Our Safety Culture

In 1964, Oceaneering was established as a diving services provider. Although small in size, the nature of the work meant that our organization faced a relatively high level of risk.

Knowing this, we set out to improve not only our own health, safety, and environmental (HSE) practices, but also those of the diving industry which we served. As our portfolio of services has grown, we have continued to prioritize and advance our approach to HSE.

Measuring Safety Performance

Oceaneering has been fatality-free since December 1999. We have built a reputation of outstanding safety performance, and release quarterly measurements of our safety performance.

Although we track industry-standard metrics such as the days away from work incident rate (DAFWIR) and total recordable incident rate (TRIR), our safety culture goes far beyond the numbers. Our TRIR was 0.4 at the end of 2016, a rate which was essentially flat compared with 2015. Similarly, our DAFWIR was 0.1 at the end of 2016, which reflected no change over 2015.

TRIR

C-Suite Safety Commitment

Our commitment to safety begins at the highest level of our organization. In 2001, we formed a Corporate HSE Steering Committee, which meets bi-weekly and comprises our CEO, COO, senior vice presidents, and vice presidents. This is the foundation of our HSE processes and associated culture.

Our vision of operational safety continues to evolve today. We focus not only on high-potential incidents, but also the routine activities that pose risk in our daily operations. The Corporate HSE Steering Committee solicits safety-related feedback, no matter the level of severity.

Life Saving Rules

In 2015, we codified a set of common HSE practices, and how to reduce risk, in what we call our Life Saving Rules. These rules were developed based upon a two-year review of our high-hazard tasks and associated incidents. We reviewed incidents that resulted in a range of consequences, from days away from work (DAFW) to no consequence. We not only took a deep dive into incidents that had the potential for fatality or DAFW, but we also looked closely at incidents which required medical attention or first aid, near-hit cases, and unsafe behavior.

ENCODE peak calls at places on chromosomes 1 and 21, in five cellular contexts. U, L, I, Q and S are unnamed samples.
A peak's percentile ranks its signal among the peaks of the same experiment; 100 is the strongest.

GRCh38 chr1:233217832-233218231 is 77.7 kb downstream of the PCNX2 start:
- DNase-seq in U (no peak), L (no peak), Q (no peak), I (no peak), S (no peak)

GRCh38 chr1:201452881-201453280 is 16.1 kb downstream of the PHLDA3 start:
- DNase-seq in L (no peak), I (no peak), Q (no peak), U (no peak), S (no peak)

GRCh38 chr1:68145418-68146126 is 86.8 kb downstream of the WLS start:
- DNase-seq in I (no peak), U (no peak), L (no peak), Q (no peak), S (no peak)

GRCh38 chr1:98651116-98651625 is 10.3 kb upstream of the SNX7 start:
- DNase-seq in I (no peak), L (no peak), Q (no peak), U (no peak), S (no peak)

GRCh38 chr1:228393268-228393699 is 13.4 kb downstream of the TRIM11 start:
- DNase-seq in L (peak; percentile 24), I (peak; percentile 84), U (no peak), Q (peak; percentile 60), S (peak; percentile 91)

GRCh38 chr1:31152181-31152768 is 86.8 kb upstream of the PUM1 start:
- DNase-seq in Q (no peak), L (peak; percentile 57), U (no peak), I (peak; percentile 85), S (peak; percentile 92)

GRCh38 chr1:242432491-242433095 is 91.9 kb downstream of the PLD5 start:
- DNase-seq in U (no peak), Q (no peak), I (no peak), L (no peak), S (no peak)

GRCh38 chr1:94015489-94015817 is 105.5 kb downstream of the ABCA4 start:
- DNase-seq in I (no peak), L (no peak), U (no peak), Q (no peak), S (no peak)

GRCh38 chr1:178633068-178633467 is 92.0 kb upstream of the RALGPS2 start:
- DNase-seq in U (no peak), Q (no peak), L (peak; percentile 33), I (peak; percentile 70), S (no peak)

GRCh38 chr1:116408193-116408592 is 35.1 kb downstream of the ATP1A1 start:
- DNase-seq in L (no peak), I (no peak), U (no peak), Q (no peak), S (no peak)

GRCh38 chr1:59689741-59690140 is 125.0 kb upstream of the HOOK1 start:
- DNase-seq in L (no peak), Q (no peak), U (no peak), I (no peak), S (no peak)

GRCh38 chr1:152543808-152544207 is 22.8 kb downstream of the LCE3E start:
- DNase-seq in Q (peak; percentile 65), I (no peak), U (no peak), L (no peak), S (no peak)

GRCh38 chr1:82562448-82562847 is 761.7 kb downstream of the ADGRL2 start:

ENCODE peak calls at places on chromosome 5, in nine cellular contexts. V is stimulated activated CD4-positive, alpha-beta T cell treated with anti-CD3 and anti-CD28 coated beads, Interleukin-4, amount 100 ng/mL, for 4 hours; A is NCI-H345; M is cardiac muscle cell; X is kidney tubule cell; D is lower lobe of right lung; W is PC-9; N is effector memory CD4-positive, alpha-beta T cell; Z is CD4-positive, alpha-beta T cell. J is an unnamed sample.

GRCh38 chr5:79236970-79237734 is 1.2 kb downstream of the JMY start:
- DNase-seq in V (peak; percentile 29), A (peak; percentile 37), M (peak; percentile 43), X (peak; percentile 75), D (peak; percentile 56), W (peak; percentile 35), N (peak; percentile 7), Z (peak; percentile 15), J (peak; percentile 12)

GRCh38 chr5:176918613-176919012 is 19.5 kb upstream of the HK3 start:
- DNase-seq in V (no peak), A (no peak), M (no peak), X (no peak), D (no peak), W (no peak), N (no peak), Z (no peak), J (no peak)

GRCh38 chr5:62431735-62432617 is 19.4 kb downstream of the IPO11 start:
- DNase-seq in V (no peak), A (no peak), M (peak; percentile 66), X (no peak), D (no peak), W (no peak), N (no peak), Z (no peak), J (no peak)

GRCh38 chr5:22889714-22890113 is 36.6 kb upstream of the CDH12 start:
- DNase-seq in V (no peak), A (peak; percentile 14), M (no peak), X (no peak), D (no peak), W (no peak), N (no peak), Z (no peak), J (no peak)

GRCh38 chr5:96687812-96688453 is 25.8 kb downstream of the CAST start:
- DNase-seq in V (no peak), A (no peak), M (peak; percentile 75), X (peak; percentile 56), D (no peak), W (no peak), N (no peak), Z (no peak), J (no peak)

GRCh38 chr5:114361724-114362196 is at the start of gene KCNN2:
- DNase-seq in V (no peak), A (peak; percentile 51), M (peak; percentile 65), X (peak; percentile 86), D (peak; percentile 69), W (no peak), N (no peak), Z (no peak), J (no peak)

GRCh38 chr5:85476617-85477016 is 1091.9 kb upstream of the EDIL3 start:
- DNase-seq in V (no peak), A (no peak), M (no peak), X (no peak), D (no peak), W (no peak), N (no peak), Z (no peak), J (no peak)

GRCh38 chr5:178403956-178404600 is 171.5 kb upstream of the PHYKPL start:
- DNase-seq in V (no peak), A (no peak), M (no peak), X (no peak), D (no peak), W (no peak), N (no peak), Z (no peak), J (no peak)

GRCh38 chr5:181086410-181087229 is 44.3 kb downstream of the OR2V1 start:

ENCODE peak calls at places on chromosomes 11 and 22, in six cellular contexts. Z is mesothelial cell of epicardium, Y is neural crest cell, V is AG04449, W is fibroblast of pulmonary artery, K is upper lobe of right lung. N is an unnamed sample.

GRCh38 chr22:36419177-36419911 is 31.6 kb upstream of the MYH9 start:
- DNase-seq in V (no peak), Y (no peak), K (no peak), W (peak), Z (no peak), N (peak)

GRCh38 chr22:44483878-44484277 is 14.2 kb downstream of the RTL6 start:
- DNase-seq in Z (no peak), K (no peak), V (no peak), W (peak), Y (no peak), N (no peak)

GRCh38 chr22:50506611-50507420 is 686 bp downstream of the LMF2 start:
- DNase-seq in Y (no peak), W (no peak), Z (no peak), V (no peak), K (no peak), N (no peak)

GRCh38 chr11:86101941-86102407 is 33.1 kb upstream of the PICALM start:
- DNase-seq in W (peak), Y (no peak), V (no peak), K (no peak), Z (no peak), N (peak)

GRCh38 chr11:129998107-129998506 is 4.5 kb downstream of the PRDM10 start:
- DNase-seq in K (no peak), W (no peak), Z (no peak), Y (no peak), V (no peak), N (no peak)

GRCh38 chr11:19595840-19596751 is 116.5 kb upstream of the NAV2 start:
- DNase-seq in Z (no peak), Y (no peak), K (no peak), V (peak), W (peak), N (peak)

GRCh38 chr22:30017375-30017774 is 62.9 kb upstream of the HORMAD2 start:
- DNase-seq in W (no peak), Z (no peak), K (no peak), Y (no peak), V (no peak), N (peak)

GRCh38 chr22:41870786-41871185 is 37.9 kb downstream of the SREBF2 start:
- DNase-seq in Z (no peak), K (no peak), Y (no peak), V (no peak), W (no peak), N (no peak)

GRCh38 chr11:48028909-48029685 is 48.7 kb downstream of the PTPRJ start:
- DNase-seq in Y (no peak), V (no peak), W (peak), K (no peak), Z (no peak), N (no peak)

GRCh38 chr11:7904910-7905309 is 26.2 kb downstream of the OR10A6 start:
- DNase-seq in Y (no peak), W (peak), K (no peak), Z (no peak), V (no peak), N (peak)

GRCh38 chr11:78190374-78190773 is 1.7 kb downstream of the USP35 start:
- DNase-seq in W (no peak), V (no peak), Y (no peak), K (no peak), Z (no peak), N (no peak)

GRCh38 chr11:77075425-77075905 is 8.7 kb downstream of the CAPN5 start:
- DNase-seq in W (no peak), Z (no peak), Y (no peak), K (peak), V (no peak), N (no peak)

• Energy Isolation
  • Working at Height

  • Suspended Loads

  • Pressure Testing

  • Confined Space

  • Radiation

Our greatest emphasis was placed on those incident that did not result in a significant consequence, but which had the potential to result in a serious consequence. These six rules apply to every Oceaneering employee as well as third parties operating in shared settings.

Since their introduction, the Life Saving Rules have enabled our organization to more precisely identify the activities and tasks posing the greatest risk of fatality. We have also determined the associated process necessary to protect our employees. We dig deeper, looking at not only the immediate causes of fatality or injury, but also the underlying behaviors contributing to adherence to the Life Saving Rules.

Oceaneering and the Environment

Our employees, communities, and the environment are all critical to our success as an employer and community partner. We have processes and solutions in place that assist business managers and other partners in limiting the impact of operational activities on the environment.

To help reduce the environmental impact of our operations, we partner with the Gulf of Mexico Foundation, an organization which promotes and facilitates conservation of the health and productivity of the Gulf of Mexico and its resources through education, public awareness, research, and leadership programs.

Additionally, we focus R&D efforts on introducing technologies that improve work activities and efficiency while reducing environmental impact. Our remote piloting and automated control technology (RPACT) diminishes operational and environmental risks by reducing the need for personnel on board and related mobilization requirements.